The Allegro of 1884 is included here as postscript. The work was written on a summer holiday in Satie’s birthtown of Honfleur in Normandy. (Satie was living with his father and stepmother in Paris at the time.) As Steven Moore Whiting describes, Satie apparently celebrated the homecoming with an allusion to a popular song of the day, Frédéric Bérat’s Ma Normandie.17 (The tune happens also to be the anthem of the Bailiwick of Jersey in the Channel Islands, which, despite being a British dependency, is historically part of Normandy, and has French as an administrative language. Whether Satie was aware of this association, however, is not clear.) As Satie’s first work for the piano, its conciseness, melodic charm and use of the popular idiom display the seeds which were to form the basis of Satie’s singular pianistic journey. Peter McCallum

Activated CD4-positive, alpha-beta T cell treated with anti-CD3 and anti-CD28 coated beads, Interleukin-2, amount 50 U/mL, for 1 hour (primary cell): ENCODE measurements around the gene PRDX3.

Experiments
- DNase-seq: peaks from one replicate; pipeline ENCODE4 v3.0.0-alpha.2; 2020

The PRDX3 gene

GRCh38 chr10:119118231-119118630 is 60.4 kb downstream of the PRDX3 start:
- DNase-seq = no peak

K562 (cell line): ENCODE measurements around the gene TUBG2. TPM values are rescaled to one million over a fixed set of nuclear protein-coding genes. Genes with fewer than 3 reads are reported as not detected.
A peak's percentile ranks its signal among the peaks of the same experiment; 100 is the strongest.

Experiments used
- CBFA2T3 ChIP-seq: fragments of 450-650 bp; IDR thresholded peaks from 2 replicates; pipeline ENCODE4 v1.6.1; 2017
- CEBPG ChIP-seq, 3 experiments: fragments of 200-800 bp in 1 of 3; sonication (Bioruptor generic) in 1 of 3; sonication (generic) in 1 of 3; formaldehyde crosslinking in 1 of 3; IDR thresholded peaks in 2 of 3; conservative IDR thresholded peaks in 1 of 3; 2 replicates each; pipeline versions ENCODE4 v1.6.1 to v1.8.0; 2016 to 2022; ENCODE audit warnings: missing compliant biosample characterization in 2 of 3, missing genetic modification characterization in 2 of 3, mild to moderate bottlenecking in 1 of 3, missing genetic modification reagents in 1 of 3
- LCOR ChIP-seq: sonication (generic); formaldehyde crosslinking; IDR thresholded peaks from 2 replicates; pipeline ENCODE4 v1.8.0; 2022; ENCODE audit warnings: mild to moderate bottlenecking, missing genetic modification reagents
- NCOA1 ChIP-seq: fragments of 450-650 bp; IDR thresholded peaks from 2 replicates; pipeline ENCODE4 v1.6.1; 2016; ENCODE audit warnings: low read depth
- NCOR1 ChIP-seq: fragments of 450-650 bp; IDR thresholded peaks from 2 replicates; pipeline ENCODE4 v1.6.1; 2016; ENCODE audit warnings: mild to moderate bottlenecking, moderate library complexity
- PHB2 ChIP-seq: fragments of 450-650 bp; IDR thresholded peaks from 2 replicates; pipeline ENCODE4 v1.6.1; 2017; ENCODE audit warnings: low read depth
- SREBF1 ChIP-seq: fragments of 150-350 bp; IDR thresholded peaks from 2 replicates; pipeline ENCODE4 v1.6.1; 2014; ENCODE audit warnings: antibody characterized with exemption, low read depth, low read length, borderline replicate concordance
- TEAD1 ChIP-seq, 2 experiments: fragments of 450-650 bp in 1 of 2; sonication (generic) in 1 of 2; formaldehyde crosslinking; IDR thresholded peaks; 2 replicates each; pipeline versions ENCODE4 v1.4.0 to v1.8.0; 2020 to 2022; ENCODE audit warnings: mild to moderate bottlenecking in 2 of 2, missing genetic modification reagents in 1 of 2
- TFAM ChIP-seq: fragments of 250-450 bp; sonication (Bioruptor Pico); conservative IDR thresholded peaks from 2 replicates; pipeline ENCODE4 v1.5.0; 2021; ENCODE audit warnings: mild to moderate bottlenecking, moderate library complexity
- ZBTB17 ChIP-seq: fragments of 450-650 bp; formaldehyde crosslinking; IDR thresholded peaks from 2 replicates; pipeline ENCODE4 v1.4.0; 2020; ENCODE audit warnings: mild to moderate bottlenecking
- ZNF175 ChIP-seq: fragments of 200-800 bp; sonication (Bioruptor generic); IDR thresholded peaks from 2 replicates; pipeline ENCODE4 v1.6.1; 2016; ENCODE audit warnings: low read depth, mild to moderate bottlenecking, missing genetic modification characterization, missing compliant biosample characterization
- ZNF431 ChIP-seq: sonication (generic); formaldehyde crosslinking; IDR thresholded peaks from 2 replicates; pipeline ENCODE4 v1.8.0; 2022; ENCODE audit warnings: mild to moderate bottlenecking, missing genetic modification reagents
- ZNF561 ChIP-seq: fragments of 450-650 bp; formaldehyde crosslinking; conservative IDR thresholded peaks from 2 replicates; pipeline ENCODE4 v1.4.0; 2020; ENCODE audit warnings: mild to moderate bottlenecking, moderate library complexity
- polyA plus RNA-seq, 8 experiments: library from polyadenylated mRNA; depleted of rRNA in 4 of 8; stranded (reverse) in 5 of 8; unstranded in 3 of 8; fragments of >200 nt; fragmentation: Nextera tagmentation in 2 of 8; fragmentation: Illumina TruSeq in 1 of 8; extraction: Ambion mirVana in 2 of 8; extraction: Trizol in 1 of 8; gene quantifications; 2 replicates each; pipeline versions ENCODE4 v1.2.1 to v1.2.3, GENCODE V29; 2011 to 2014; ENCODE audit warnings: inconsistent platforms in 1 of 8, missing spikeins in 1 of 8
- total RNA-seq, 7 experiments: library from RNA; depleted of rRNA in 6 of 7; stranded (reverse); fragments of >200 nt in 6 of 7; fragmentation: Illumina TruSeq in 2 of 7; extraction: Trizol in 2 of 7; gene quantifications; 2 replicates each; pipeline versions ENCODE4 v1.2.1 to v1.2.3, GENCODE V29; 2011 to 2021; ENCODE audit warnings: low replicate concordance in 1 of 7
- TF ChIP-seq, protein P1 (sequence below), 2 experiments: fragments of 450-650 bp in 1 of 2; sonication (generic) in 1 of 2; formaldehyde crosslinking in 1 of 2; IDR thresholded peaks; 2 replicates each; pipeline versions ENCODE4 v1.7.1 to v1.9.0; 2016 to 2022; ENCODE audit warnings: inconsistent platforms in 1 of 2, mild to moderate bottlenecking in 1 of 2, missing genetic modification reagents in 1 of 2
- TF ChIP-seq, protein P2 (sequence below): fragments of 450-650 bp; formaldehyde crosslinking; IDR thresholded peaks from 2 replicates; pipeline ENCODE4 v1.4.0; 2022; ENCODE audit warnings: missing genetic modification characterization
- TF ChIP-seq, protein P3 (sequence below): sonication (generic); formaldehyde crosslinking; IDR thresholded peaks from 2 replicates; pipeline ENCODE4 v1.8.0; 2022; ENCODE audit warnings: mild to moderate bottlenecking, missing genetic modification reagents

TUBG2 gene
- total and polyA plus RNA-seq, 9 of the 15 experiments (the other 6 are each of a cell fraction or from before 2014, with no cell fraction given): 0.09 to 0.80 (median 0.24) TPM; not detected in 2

Stephanie McCallum is a Senior Lecturer in piano at the Sydney Conservatorium of Music, University of Sydney, where she had herself studied with Alexander Sverjensky and Gordon Watson. After advanced studies in England with noted Alkan exponent Ronald Smith, she presented a critically acclaimed Wigmore Hall debut in 1982 where she gave what is believed to be the first performance of Alkan’s Chants, Op. 70. Ronald Smith’s book Alkan: The Music (Kahn and Averill: 1987) credits her with the first complete performance of Alkan’s Trois grandes études, Op. 76, in London. Her live performances of the Concerto, the Symphonie, and other works from the Douze études dans les tons mineurs have been described by critics as ‘titanic’, ‘aweinspiring’, ‘stupendous’, ‘virtuosic pianism of the highest calibre’ and ‘one of the glories of Australian pianism’.